Commissioned by Linotype GmbH, work on the book began towards the end of 2005 and was completed just in time to celebrate the 120th anniversary of this great company.
You can see some pictures at Linotype.com. This is also the place where you can buy your copy of this book!.
From the backcover:
One summer’s day in 1886, the publisher of the New York Herald suddenly
exclaimed: “Ottmar, you have cast a Line of Type!”
The “line” in question was a hot metal slug that had just been produced by a brand new machine called The Blower. This hissing apparatus, which scooped its type from a boiling pot of lead, was the latest in an endless series of attempts to set type mechanically – and the first one that worked.
After that memorable
afternoon in 1886, the machine would be called “Linotype.” Its inventor, a German
emigré named Ottmar Mergenthaler, has been recognized as one of the genius
inventors of the 19th century.
Today, it is hard to imagine what a sensation the Linotype caused; few people
realize what landslide changes Mergenthaler’s invention brought to written
communication. That’s because it was 120 years ago, and so many things have
happened since. To mention a few: the Improved Linotype, the erection of the
Eiffel Tower, the first World War, surrealism, the puppet shows and type designs
of W.A. Dwiggins, Times New Roman, World War Two, the careers of Hermann
Zapf and Adrian Frutiger, the coming of Helvetica, the Cold War, James Bond, the
advent of photo-typesetting, the death of photo-typesetting, the May 1968 uprising,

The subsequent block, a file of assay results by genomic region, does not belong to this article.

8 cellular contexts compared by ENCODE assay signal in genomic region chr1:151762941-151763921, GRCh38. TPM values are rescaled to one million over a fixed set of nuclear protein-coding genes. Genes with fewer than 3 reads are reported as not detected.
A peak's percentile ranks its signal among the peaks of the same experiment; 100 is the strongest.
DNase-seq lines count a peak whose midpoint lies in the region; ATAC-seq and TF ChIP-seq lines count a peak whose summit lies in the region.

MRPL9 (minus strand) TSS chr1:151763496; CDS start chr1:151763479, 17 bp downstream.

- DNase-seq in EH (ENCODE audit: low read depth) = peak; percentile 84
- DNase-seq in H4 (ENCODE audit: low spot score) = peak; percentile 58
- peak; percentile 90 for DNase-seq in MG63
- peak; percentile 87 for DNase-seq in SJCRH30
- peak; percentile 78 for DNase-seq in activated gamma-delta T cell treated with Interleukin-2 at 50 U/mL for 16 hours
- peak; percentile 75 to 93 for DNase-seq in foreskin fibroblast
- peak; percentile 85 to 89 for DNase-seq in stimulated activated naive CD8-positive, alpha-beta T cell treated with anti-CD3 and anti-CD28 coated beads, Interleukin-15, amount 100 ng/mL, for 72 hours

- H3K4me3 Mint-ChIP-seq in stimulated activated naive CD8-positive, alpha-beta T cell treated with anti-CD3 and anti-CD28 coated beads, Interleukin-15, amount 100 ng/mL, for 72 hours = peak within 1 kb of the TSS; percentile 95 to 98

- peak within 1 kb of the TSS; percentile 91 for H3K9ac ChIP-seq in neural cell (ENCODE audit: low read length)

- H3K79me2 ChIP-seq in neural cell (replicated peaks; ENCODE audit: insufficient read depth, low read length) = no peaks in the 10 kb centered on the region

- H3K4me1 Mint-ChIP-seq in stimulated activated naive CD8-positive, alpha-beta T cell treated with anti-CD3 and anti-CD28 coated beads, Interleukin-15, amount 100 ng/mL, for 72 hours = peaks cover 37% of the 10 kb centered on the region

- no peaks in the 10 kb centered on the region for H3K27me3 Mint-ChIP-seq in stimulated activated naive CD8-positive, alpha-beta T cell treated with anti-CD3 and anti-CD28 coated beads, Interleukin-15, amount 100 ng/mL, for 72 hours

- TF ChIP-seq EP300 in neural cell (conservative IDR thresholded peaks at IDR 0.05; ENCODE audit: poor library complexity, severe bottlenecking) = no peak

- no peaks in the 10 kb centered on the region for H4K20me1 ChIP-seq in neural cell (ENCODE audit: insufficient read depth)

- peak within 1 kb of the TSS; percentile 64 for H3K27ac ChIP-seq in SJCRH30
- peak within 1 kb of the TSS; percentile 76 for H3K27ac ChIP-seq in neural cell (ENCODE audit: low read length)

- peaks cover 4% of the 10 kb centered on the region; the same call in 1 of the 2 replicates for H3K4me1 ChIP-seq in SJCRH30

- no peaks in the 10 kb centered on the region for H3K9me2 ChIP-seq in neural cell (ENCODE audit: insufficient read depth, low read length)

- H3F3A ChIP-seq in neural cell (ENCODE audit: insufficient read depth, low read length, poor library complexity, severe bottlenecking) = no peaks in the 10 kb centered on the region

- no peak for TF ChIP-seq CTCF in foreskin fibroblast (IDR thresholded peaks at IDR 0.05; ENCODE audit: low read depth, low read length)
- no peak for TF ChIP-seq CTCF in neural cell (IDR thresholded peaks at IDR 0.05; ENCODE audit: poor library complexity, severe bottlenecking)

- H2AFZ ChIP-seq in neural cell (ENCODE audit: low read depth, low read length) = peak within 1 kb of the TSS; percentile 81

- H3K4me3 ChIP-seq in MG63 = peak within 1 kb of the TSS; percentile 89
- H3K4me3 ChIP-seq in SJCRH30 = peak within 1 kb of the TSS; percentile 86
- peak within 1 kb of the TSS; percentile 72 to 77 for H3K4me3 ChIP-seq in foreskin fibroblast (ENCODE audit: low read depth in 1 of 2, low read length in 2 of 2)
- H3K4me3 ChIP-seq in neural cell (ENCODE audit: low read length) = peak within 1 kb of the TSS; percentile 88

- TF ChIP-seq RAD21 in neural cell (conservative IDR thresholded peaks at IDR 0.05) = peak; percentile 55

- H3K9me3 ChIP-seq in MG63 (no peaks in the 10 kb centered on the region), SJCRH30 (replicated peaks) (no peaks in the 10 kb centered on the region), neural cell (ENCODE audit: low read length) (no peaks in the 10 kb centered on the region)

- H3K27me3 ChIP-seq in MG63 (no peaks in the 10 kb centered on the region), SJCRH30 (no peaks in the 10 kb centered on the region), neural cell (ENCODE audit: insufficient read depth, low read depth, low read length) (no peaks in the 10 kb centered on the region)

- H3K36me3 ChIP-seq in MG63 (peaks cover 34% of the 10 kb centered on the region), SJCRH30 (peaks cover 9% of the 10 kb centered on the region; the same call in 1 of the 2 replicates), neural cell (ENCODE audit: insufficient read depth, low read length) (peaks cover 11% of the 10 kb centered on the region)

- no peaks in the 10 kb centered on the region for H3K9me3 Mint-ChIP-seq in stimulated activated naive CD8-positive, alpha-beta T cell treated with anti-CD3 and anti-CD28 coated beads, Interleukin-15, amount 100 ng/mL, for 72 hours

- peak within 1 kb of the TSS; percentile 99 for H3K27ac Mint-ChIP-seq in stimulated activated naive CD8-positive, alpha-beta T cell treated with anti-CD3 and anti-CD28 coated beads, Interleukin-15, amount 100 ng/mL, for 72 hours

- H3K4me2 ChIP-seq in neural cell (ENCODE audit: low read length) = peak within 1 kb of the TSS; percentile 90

the advent of laserfonts, the death of of laserfonts, the advent of PostScript,
the death of… well no, not just yet. And finally in 2006, Linotype’s jubilee year,
the friendly takeover of the company by its old competitor, Monotype Imaging.
All of this and more is discussed in the present book. Is it possible to tell
so many compelling stories in one volume that barely surpasses 100 pages?
Alessio Leonardi, the Italo-Berlinese designer and raconteur, thought
it shouldn’t be a problem. Jan Middendorp, the Dutch-Berlinese type writer
and page maker, was skeptical but took part nevertheless.
And Linotype realized that, now that the money had been spent, they had no
choice but to publish it under their Mergenthaler imprint. Lavishly illustrated –
in glorious black and white.
Again! Some pictures at Linotype.com (where you can also buy the book!).
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